Archive for December, 2016
If you’re not a photographer yourself, you might dread the whole idea of holiday shopping for the photographically – inclined. After all, cameras and gear are big-ticket items, and unless you never have a cash-flow problem or the photographer in question is someone you just love to spend a lot of money on, you probably try to steer clear of photography-related gifts. If that’s you (or if that’s someone who buys gifts for you every holiday season), here’s a list of gift ideas that should fit any budget, from $50+ to $10 and under.
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Photographers spend a pretty large part of the learning stages trying to master the art of the perfectly exposed photo. A perfectly exposed photo, as they would have you believe, has a classic bell curve-shaped histogram that rises in the middle and tapers off gradually towards the highlight side and the shadow side. Now don’t get me wrong, I am in no way disparaging that classic histogram or the perfect exposure that goes along with it. But we should be questioning that word “perfect,” because perfect is nearly always in the eye of the beholder. And while there is a lot to be said for mastering that classically “perfect” exposure, you should not underestimate the power of also mastering the moody exposure. Read on to find out how. Continue Reading »
We tend to think of our cameras as tools for capturing reality. When you take a photo, it’s like a two dimensional copy of the real world, with everything reproduced more or less accurately. But if you’ve spent any time really studying the photos you take and comparing them to the real world, you’ll see that this is not always the case. Variations in focal length, camera angle and in your lenses themselves can produce subtle—and not so subtle—distortions of the reality you thought you were accurately reproducing. Is this a bad thing? Not necessarily. Read on to find out why. Continue Reading »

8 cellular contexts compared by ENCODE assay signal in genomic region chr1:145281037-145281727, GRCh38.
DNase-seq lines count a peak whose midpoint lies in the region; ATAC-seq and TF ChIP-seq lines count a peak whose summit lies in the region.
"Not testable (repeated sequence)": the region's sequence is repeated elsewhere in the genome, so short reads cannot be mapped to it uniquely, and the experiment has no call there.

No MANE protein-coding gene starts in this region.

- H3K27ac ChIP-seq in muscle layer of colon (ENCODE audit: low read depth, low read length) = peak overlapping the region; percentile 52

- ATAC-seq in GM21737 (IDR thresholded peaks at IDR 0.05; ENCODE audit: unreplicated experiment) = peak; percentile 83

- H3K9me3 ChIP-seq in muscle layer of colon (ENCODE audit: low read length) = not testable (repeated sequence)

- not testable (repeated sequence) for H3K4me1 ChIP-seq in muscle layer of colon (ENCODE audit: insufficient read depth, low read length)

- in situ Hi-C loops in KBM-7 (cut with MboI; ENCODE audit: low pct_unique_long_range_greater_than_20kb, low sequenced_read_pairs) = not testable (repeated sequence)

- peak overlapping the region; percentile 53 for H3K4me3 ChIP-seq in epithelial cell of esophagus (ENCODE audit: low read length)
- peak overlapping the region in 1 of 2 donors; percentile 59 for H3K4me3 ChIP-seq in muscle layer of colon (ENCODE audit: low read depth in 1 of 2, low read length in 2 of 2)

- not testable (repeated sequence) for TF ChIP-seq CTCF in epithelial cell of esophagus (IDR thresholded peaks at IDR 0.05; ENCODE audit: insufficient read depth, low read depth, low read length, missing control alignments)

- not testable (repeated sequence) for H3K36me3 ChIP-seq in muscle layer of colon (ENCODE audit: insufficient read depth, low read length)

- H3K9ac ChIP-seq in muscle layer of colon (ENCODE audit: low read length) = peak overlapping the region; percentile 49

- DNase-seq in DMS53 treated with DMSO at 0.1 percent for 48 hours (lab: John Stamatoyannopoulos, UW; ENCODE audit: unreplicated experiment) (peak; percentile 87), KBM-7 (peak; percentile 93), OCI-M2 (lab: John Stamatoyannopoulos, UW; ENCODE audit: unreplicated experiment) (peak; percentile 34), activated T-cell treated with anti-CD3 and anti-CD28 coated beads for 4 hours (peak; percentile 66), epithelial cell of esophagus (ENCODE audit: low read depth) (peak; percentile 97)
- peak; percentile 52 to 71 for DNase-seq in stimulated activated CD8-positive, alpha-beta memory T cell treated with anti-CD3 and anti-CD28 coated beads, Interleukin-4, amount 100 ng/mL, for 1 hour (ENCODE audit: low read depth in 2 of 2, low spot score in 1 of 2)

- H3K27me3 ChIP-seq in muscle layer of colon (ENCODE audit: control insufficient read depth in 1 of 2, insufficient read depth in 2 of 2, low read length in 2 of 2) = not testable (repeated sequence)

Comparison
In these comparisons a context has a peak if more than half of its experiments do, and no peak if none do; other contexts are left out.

Aperture is one of the three settings that make up “the exposure triangle.” Along with shutter speed, your aperture essentially controls how much light reaches your image sensor. Your image sensor, in turn, is responsible for forming the image, which is then saved to your memory card.
Because aperture is one of the three settings that you can use to control exposure, it may not be immediately clear why it might make a difference whether you choose a large aperture or a small one, just so long as you’re getting the correct exposure. But while getting good exposure should be one of your primary goals as a photographer, it doesn’t address things that you can do creatively to change your results. So with that in mind, here are a few situations where you might need a large aperture—both from a practical standpoint and from a creative one. Continue Reading »
If you’re like most pet-owning photographers, you have close to a billion photographs of your favorite dog or cat. Well maybe not a billion exactly, but let’s face it, your pet might actually be the most photographed pet in all the world. You’ve got pictures of him sleeping, you’ve got pictures of him sitting, you’ve got pictures of him standing around and you’ve got pictures of him just being generally adorable. But unless you’ve really spent some time thinking creatively about all the different ways you might be able to photograph him, the chances are you don’t have many images that have that real “wow” factor, or the ability to really impress someone who doesn’t already know your pet well. In this article, I’m going to let you in on some secrets for fun and unusual pet portraits that aren’t like anything you have in your current photo album. Read on to find out more. Continue Reading »